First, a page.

Extraordinary Teen Awards 2015
Our second annual teen competition honors outstanding high school students in Arlington, Falls Church and McLean.
H-B Woodlawn Secondary Program
On paper, Amanda Hayes is the ultimate academic. With a 4.32 GPA, the H-B Woodlawn student scored 2330 out of a possible 2400 on her SATs. By the end of her senior year, she had 10 AP classes under her belt (and at press time had earned perfect scores on all six of the AP exams she had taken). She adores physics, Latin, poetry and Shakespeare.
But there is more to Hayes than perfect scores—in particular, the black tae kwon do belt tied around her waist.
Photo by Michael Ventura
“Tae kwon do taught me to believe in myself,” says the 18-year-old, who lives near Jamestown Elementary. “You build self-esteem. You work hard. You see your own improvement and how hard work pays off.”
Hayes earned her black belt at the tender age of 11. “At that point, [she] was still too young to hire as a paid employee, so she participated in our advanced leadership program,” says Francis Pineda, who runs the Jhoon Rhee
Tae Kwon Do studio in the Lee Harrison Shopping Center with co-owner Barry Shackelford. “Our entire staff would often joke and wish she were older so we could hire her.“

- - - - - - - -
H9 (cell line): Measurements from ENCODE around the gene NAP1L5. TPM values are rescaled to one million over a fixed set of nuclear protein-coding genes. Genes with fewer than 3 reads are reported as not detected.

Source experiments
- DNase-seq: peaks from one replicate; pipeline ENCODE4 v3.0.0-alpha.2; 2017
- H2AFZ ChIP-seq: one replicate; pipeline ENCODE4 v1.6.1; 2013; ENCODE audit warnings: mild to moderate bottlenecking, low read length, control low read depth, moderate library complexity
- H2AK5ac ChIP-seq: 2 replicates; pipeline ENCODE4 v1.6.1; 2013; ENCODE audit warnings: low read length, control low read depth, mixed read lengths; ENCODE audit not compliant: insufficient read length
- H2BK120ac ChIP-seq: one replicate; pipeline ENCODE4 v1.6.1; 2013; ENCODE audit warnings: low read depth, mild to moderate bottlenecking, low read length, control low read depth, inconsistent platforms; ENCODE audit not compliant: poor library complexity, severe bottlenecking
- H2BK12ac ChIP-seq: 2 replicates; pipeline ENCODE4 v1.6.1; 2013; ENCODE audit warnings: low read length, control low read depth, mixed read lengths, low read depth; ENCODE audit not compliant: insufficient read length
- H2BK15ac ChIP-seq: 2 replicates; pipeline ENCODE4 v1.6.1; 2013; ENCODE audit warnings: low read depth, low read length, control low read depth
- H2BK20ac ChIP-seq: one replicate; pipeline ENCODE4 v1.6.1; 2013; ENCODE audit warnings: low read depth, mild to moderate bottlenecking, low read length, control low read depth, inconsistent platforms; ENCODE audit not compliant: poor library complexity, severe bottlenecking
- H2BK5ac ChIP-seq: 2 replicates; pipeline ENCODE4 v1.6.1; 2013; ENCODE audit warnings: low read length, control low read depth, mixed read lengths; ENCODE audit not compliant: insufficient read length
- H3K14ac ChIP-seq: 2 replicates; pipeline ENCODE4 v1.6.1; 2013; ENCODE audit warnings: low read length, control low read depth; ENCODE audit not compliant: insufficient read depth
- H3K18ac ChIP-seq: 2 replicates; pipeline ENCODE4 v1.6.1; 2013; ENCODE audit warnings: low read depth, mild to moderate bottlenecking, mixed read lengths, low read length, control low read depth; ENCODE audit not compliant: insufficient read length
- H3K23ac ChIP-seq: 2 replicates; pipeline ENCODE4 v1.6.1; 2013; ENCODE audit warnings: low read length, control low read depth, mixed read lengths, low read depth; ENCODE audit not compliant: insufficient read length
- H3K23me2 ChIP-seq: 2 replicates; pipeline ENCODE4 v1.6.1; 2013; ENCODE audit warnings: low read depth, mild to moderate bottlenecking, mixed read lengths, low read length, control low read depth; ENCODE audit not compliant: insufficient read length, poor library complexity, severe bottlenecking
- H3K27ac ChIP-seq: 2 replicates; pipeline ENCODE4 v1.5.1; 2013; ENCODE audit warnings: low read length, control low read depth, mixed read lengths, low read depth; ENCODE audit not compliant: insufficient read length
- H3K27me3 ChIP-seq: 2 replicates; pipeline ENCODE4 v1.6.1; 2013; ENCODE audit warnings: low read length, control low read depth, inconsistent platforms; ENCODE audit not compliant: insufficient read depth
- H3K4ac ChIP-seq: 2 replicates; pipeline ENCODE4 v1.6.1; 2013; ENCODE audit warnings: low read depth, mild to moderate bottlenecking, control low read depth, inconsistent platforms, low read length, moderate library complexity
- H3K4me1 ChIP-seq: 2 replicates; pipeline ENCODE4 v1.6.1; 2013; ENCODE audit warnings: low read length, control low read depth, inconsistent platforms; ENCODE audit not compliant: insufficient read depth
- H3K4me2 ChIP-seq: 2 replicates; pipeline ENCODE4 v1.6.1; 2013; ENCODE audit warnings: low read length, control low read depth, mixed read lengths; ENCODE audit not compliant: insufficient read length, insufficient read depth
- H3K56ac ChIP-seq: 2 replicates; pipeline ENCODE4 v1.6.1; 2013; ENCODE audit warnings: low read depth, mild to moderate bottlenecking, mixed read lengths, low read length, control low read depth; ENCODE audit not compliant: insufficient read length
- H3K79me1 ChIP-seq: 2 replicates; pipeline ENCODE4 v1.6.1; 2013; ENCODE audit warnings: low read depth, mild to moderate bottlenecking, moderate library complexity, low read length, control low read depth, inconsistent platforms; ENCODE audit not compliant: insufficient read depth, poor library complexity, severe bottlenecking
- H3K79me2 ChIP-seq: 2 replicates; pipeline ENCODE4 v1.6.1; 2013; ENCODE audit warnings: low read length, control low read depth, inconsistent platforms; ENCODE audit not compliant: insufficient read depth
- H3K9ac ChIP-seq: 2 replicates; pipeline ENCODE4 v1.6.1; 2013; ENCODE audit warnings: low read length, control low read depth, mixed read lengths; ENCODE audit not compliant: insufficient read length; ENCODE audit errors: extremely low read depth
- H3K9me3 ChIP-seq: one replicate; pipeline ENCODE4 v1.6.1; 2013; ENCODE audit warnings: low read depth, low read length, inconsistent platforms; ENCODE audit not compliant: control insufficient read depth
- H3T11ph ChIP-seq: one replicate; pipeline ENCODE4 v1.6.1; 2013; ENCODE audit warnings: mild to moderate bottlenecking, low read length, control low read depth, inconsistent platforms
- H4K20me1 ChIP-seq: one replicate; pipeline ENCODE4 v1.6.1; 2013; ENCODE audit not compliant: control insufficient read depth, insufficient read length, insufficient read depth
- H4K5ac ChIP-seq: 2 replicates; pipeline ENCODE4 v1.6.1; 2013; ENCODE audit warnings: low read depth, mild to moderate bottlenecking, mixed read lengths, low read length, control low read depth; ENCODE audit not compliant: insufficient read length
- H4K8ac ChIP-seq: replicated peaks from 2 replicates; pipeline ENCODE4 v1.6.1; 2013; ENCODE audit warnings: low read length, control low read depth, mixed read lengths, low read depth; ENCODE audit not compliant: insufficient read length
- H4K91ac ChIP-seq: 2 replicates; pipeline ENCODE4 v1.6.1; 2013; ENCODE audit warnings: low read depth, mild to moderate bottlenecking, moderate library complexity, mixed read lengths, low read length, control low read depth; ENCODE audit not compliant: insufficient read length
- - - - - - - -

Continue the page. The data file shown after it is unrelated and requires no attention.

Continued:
They did just that on the day she turned 16. In addition to working at the martial arts studio, Hayes also volunteers in its Adaptive Tae Kwon Do (ATKD) program, which is designed for students with a wide variety of special needs, including those with autism and Asperger’s syndrome. On Saturdays, she can be found working directly with one or two students who range in age from 4 to 19. “ATKD is about what you can do. Martial arts is accessible to everyone,” she says.
Though discipline is central to her success, Hayes credits Ultimate Frisbee as a balancing force in her busy life. “Frisbee is a lot of fun and a big part of the culture at my school,” says the teen, who served as senior co-captain of H-B’s varsity coed team this past fall. “It’s a collaborative sport with a great community. And there is no way to be a ball hog; you can’t run with the disc!”
In the fall, she’ll join the freshman class at Stanford University. —Jenny Sokol